Director: Trey Edward Shults
Cast: Joel Edgerton, Christopher Abbott, Carmen Ejogo
Watch It Comes at Night online in the UK: Netflix UK / iTunes / Prime Video (Buy/Rent) / Rakuten TV / Google Play / Sky Store
“It Comes at Night” declares the ominous title of Trey Edward Shults’ second feature film, with all the alarm and fear of an in-your-face horror movie. But that’s not what you get when you open up your doors to this fiercely unnerving creeper, which deliberately avoids anything explicit or unsubtle – at least, at first. It’s in-your-head rather than in-your-face filmmaking and all the better for it.
The “It” in the title is the key to the whole thing, in that Schults isn’t interested in it at all. What’s coming at night? It doesn’t matter. The important thing is that it is. And, now that you know it is, you’ll spend the rest of your evenings, and waking hours, waiting for it to happen. It’s that paranoid, self-preserving streak that has shaped the America of Schults’ film, which has been ravaged by some kind of disease and left the remaining human population bunkered up in homes with their shotguns pointed firmly at the door.
Paul (Joel Edgerton) is one such man, living in the woods with his wife, Sarah (Carmen Ejogo), and son, Travis (Kelvin Harrison Jr.). They slowly, quietly go through a cautious routine: guns in the safe, locks on the door, boards on the windows, masks for going outside, and a bucket for the toilet when they can’t reach the outdoors loo. That closeted, day-to-day routine is disrupted by the arrival of Will (Christopher Abbott), a stranger who breaks into the home. Paul and Sarah decide, in an effort to retain some humanity, to let them move in, and the movie’s vice-like grip is powered entirely by a single question: can they trust them?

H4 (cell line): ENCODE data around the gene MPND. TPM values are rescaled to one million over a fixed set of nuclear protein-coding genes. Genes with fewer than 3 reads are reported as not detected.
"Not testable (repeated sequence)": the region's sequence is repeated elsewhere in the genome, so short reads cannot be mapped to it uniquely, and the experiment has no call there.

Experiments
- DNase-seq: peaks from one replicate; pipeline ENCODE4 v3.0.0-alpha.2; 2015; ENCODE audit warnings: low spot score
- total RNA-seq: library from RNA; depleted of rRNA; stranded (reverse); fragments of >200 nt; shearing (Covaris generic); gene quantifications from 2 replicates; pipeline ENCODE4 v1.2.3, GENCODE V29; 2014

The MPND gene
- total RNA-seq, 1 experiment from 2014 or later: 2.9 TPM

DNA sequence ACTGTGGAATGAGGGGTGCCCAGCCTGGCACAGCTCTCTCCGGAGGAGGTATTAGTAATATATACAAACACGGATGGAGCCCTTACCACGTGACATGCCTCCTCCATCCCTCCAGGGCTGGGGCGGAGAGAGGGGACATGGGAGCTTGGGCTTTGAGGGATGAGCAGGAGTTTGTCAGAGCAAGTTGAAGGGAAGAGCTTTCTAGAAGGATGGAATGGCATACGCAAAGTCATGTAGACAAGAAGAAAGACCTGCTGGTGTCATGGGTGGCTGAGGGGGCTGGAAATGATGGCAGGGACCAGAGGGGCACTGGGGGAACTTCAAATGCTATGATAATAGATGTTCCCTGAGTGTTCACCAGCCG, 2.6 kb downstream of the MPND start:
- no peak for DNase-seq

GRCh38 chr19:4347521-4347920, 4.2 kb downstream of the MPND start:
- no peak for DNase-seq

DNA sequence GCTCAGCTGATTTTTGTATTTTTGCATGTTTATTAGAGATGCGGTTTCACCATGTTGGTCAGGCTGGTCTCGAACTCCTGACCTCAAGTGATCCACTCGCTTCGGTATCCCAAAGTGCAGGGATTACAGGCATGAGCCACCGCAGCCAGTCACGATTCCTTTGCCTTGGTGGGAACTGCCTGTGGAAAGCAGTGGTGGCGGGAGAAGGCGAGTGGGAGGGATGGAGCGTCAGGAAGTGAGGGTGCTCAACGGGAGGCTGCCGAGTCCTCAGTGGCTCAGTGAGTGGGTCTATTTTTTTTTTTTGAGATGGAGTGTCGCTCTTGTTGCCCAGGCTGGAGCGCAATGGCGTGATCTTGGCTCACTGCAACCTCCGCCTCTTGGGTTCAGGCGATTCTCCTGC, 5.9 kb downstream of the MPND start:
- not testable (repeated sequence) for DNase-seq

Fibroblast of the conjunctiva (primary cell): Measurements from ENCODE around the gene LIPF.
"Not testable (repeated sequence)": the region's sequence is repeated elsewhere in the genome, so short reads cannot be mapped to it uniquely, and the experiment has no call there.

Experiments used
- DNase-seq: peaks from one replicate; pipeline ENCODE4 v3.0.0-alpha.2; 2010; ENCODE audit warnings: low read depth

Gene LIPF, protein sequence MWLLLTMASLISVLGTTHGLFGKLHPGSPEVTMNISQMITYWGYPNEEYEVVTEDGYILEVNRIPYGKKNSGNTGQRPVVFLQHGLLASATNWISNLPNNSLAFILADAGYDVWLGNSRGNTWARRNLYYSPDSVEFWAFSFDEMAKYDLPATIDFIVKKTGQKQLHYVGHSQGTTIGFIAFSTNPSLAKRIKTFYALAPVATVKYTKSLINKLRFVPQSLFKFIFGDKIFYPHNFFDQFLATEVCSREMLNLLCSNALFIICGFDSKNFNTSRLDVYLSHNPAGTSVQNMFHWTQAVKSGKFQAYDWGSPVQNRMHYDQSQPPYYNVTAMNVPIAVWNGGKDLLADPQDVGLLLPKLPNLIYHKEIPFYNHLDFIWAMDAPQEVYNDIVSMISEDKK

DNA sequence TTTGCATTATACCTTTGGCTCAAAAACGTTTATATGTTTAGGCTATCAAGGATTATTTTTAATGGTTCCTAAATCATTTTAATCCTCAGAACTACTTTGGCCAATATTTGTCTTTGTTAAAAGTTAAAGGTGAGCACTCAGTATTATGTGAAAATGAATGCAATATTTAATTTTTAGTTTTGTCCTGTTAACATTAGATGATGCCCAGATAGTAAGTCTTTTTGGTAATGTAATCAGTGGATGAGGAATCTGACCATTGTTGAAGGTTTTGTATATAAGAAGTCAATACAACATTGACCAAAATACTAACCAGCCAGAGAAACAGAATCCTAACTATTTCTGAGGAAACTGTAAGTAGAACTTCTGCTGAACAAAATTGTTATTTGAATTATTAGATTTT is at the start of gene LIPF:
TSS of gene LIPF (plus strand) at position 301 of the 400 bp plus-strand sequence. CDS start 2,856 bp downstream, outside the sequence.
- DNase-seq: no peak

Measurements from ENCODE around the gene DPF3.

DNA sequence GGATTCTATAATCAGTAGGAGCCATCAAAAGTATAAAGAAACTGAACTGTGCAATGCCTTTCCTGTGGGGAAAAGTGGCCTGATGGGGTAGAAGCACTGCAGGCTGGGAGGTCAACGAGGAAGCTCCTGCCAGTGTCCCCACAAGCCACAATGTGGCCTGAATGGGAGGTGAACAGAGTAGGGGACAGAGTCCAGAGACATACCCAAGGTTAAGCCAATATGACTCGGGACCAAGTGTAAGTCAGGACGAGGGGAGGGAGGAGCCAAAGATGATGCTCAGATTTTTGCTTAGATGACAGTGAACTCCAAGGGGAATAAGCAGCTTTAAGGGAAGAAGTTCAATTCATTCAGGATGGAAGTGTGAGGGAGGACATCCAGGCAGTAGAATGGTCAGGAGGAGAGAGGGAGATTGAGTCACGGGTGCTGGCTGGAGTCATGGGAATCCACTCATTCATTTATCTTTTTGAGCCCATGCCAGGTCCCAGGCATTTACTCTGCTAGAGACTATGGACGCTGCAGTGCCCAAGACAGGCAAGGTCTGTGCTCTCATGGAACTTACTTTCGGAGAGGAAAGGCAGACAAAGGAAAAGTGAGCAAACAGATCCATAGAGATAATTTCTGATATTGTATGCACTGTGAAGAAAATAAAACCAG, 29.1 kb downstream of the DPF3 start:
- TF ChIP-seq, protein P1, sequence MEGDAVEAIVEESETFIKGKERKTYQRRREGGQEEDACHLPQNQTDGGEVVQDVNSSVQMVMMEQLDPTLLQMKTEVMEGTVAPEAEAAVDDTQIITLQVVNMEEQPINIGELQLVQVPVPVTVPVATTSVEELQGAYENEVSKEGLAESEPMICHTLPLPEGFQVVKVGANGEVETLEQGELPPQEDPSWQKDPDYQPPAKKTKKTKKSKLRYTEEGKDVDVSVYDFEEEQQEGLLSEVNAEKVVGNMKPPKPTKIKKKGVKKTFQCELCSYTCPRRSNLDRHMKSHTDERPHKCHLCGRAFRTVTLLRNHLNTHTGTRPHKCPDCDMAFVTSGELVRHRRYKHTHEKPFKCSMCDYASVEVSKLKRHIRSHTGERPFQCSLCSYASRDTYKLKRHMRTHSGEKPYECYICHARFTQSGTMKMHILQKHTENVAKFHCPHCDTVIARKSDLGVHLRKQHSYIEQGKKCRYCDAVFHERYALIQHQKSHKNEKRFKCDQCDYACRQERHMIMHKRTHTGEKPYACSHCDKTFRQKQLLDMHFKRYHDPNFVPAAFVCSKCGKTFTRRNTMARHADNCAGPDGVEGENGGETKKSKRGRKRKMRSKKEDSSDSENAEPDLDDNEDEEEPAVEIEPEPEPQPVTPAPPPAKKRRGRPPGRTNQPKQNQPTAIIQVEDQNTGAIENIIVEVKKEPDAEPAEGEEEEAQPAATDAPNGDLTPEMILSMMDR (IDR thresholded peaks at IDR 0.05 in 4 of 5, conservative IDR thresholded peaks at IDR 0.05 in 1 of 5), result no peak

Edgerton is wonderful, as ever, bringing a faintly cruel streak to his committed family protector; you get the sense that he almost enjoys the position of authority over everyone, as he explains the house rules to their new domestic guests. Harrison Jr., meanwhile, is superbly wide-eyed as his naive teenage son, torn between the excitement of having a young woman in the house and the horror of nightmarish visions that may or may not be real.
Those are the only graphic concessions Shults makes during his tautly paced thriller, which leaves us wondering what’s actually going on underneath the awkward, suspicious surface. The woods, as much a labyrinth and prison as they are a beautiful expanse of nature, soon become threatening in their own right, as we find ourselves scrutinising every twig snap and every tree branch. Is there something, or someone, there? And, once we set down that road of a reactive, withdrawn society, is there anyway back? Riveting until the last, Shults lets these unanswered mysteries worm their way under your skin with a chilling plausibility.
It Comes at Night is available on Netflix UK, as part of an £8.99 monthly subscription.
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